Islay Robinson, chief executive at global property brokers Enness, which has offices in Dubai, says many Gulf residents continue to target London despite current political concerns, and it has seen a 31 per cent increase in enquiries from Middle East clients. “Many of our large residential deals have been for Gulf Cooperation Clients either investing or refinancing in London. These clients want to hold on to their UK investments and today’s confidence slump will soon correct.”
Bitcoin and the other critical currencies dominated the headlines in 2017 and will doubtless do so again; because whether they rise or fall, they are likely to do so at speed.
Their volatility remains astonishing, with bitcoin touching $20,000 in December before crashing back to end the year at around $14,000.
This may scare away many, especially those who piled in at the last minute only to see their holdings plunge.
Mark Ward, head of trading at fund manager Sanlam, says bitcoin has little real world use or intrinsic value, making it impossible to judge its real worth. “However, if people decide something has value, then it has value.”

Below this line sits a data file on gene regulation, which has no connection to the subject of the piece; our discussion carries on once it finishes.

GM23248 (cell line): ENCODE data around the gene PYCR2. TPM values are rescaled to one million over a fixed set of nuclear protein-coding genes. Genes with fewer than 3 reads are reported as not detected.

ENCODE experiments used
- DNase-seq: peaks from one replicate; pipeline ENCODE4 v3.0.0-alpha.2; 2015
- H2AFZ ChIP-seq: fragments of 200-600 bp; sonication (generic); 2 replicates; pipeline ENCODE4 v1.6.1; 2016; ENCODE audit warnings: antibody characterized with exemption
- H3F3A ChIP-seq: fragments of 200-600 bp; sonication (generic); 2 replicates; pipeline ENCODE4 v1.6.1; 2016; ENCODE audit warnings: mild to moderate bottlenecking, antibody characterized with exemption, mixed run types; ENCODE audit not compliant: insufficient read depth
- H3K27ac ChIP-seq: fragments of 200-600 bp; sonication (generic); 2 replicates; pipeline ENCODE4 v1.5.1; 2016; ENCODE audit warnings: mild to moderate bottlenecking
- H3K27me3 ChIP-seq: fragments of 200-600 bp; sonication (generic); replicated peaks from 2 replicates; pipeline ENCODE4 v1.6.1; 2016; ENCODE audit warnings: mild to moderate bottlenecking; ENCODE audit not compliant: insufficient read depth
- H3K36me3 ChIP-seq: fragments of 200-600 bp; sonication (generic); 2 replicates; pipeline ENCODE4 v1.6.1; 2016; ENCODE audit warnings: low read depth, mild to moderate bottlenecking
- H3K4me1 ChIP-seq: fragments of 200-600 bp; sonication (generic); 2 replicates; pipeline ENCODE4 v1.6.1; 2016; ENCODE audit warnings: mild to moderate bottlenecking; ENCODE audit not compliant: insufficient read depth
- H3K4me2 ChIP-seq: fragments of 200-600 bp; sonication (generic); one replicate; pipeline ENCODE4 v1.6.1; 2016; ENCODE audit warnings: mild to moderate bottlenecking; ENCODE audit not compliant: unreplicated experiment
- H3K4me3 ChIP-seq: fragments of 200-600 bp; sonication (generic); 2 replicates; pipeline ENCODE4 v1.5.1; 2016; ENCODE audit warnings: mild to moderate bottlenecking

Whether bitcoin tops $100,000 or collapses to nothing is anybody’s guess. Only one thing is certain: you should only invest money you can afford to lose.
Sam Instone, chief executive of Dubai-based AES International, says nobody can consistently forecast financial markets, and you should not put too much faith in predictions.
However, some things can be guessed with reasonable accuracy. “Markets will go up and down, investors will continue to buy and sell at the wrong time, and people will gamble on bitcoin and other headline-grabbing investments. Wise investors should ignore the noise and focus their energies on the basics, such as building a diversified portfolio with the lowest possible charges and investing for the long term.”
Mr Instone’s New Year’s wish is that more UAE expats will shun expensive insurance-based plans in favour of low-cost, flexible alternatives such as exchange traded funds (ETFs), and put themselves in charge of their own money. “Ultimately, that is more important than where markets go over the next 12 months.”